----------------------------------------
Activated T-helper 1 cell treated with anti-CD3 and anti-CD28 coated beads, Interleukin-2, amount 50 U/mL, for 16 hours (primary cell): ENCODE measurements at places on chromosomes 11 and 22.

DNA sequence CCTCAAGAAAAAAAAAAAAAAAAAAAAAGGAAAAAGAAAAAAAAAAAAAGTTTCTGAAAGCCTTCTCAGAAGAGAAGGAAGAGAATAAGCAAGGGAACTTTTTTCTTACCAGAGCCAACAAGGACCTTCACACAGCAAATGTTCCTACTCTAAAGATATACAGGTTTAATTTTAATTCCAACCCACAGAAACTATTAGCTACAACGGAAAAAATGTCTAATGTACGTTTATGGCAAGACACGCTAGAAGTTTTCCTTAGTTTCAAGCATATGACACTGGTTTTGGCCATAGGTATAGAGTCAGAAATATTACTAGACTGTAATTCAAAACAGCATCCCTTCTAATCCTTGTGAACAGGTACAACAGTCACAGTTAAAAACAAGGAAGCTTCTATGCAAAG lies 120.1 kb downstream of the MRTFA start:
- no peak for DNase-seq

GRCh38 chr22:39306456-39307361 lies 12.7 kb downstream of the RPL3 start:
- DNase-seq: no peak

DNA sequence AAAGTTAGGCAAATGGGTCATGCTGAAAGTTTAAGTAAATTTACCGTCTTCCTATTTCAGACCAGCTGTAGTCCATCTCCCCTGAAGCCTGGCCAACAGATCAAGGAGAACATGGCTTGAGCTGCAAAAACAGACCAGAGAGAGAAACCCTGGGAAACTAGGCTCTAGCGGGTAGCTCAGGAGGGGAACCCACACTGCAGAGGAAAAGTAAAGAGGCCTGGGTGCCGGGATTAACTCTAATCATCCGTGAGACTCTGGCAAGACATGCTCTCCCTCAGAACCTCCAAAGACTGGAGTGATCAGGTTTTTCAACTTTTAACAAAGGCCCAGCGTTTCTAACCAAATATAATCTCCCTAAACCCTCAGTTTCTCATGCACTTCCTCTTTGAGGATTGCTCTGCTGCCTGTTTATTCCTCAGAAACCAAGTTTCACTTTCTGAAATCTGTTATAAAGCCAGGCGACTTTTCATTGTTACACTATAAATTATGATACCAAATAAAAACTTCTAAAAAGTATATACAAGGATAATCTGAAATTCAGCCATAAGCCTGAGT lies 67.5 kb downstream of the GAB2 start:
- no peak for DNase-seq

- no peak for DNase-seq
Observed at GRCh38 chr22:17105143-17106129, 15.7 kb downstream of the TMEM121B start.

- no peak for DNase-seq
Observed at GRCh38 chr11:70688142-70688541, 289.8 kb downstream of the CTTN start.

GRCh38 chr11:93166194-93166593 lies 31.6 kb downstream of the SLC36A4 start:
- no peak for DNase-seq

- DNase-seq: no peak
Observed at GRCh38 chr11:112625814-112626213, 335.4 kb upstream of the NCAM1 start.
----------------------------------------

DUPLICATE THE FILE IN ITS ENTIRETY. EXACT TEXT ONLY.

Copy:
Activated T-helper 1 cell treated with anti-CD3 and anti-CD28 coated beads, Interleukin-2, amount 50 U/mL, for 16 hours (primary cell): ENCODE measurements at places on chromosomes 11 and 22.

DNA sequence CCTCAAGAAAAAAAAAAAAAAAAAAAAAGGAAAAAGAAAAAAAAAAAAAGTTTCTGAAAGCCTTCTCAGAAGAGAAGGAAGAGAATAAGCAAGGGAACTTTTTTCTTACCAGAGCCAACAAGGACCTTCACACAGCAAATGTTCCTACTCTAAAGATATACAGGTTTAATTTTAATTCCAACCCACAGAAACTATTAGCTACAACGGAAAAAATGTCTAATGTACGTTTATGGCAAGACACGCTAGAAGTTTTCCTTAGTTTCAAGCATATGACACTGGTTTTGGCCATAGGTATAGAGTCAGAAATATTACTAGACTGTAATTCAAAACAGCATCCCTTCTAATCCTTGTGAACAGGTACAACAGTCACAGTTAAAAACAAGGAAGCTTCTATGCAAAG lies 120.1 kb downstream of the MRTFA start:
- no peak for DNase-seq

GRCh38 chr22:39306456-39307361 lies 12.7 kb downstream of the RPL3 start:
- DNase-seq: no peak

DNA sequence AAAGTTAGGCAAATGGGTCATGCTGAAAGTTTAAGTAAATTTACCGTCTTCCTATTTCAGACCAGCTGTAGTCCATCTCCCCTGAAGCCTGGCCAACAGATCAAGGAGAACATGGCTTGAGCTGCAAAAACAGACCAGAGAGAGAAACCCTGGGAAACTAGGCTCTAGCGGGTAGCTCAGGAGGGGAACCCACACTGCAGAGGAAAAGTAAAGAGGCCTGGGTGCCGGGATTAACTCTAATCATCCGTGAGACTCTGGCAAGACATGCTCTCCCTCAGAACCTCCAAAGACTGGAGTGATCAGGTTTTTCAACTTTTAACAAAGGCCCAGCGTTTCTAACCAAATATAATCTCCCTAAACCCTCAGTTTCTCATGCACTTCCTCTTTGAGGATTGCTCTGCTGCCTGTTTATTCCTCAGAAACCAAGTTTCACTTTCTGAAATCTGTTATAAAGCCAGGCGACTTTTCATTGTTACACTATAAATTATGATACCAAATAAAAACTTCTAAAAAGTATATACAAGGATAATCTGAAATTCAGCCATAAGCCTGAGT lies 67.5 kb downstream of the GAB2 start:
- no peak for DNase-seq

- no peak for DNase-seq
Observed at GRCh38 chr22:17105143-17106129, 15.7 kb downstream of the TMEM121B start.

- no peak for DNase-seq
Observed at GRCh38 chr11:70688142-70688541, 289.8 kb downstream of the CTTN start.

GRCh38 chr11:93166194-93166593 lies 31.6 kb downstream of the SLC36A4 start:
- no peak for DNase-seq

- DNase-seq: no peak
Observed at GRCh38 chr11:112625814-112626213, 335.4 kb upstream of the NCAM1 start.